The program in its core is a sequence of instructions, which make the computer do a certain task. They are being entered by the programmer and are being executed unconditionally by the machine.
The languages from low level manage the hardware directly and require a lot of effort and a large count of commands to do a single task. Languages of higher level require less code for a single task, but do not have a direct access to hardware. With them is being developed an application software, for example web applications and mobile applications.
C# is a compiled language, and that means that we write commands which are being compiled before they're being executed. Exactly these commands, through a help program (a compiler), are being transformed into a file, which can be executed (executable). To write a language like C# we need a text editor or an environment for development and .NET Runtime Environment.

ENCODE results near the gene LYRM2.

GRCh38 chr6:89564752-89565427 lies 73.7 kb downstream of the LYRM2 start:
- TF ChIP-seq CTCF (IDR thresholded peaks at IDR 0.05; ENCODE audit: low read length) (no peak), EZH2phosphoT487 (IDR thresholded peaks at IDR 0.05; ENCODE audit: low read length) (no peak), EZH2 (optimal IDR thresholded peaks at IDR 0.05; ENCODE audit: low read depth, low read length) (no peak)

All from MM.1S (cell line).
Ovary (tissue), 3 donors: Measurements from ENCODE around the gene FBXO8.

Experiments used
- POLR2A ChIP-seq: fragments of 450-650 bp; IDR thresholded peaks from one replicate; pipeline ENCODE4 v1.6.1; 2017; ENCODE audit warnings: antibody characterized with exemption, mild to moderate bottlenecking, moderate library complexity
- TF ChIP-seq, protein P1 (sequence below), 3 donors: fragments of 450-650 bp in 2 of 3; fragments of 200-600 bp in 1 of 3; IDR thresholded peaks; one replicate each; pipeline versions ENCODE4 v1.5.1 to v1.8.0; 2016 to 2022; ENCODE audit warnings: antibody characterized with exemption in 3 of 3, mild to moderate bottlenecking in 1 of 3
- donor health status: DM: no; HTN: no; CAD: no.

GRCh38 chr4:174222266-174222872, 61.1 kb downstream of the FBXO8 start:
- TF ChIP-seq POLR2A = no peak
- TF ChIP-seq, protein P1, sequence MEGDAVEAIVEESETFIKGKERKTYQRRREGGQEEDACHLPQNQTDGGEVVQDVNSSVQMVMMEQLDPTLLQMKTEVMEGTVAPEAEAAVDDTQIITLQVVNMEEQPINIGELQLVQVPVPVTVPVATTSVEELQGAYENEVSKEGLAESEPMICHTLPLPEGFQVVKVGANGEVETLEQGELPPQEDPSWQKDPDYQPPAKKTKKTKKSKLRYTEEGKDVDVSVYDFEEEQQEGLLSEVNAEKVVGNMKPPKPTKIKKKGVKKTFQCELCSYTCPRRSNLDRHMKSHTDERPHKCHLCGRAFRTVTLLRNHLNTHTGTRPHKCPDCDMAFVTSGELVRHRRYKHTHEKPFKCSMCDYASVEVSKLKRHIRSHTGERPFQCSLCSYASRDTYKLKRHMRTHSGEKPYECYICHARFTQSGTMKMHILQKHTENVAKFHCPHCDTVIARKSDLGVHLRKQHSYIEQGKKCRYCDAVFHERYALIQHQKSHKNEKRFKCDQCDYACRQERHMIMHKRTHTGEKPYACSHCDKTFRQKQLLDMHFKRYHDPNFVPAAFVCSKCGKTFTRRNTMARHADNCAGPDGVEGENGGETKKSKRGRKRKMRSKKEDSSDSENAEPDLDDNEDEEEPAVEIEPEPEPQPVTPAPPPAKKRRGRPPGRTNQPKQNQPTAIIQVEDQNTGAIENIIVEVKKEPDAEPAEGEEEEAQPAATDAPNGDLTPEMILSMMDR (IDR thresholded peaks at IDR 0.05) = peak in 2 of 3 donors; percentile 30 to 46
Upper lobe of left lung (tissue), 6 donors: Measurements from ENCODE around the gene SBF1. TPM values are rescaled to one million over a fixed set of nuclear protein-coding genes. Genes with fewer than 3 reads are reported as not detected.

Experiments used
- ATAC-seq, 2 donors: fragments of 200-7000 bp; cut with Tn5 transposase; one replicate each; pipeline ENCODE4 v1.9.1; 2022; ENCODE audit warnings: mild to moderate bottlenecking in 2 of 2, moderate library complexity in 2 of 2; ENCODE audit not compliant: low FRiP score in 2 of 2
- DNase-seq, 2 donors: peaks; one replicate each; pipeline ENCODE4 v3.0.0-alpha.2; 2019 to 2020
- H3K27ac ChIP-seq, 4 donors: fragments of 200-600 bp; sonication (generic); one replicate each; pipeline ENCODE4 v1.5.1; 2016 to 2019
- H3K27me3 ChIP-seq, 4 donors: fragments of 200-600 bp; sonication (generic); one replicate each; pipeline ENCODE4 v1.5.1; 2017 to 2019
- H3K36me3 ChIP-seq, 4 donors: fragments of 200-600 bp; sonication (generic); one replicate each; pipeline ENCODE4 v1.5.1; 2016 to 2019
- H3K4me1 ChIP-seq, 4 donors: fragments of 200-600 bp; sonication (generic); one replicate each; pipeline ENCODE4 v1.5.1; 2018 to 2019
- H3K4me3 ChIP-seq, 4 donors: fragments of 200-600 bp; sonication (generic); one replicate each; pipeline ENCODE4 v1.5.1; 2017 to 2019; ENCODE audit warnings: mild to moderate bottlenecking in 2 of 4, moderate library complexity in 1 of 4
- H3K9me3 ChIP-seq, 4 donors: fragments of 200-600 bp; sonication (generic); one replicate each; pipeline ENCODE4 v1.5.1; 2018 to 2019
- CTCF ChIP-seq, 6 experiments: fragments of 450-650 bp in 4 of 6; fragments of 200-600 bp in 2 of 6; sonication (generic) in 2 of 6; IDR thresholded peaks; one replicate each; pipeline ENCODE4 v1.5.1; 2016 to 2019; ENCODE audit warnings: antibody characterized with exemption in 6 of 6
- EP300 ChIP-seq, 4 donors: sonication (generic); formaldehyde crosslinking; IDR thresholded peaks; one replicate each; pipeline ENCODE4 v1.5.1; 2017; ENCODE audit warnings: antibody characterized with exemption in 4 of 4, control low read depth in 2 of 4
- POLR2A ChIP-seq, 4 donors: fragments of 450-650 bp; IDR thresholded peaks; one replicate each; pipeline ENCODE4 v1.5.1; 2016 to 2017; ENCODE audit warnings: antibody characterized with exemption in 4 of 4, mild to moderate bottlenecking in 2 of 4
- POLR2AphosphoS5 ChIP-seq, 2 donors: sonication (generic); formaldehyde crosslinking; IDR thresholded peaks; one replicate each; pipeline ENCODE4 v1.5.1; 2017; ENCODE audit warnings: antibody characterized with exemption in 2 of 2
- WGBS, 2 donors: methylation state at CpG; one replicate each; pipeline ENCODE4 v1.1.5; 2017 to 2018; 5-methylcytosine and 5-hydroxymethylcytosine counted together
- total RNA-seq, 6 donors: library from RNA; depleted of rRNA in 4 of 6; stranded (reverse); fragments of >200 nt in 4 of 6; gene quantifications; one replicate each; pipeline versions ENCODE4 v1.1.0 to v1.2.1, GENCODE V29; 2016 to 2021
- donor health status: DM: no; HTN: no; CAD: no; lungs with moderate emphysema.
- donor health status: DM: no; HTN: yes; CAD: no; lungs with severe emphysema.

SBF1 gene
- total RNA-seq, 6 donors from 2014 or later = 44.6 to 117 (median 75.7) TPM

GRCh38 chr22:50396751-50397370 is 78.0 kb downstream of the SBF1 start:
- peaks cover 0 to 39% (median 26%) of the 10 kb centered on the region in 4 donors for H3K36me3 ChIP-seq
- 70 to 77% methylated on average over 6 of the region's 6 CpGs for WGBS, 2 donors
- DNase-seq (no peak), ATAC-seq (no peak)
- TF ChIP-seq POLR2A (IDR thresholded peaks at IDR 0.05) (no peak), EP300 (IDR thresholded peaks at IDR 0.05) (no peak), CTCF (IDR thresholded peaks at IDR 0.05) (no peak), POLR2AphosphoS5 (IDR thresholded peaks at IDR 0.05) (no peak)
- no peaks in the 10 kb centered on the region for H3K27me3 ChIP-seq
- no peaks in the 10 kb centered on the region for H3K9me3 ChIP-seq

.NET Runtime Environment represents a virtual machine, something like a computer in the computer, which can run a compiled C# code. With the risk of going too deep into details, we have to explain that the language C# is compiled into an intermediary .NET code and is executed from the .NET environment, which compiles this intermediary code additionally into machine instructions (machine code) in order to be executed by the microprocessor. .NET environment contains libraries with classes, CSC compiler, CLR (Common Language Runtime - CLR) and other components, which are required for working with the language C# and run C# programs.
The environment .NET is available as a free software with open source code for every modern operating system (like Windows, Linux and Mac OS X). It has two variations, .NET Framework (the older) and .NET Core (the newer), but none of that is of essential meaning when it comes to getting into programming. Let us focus on writing programs with the language C#.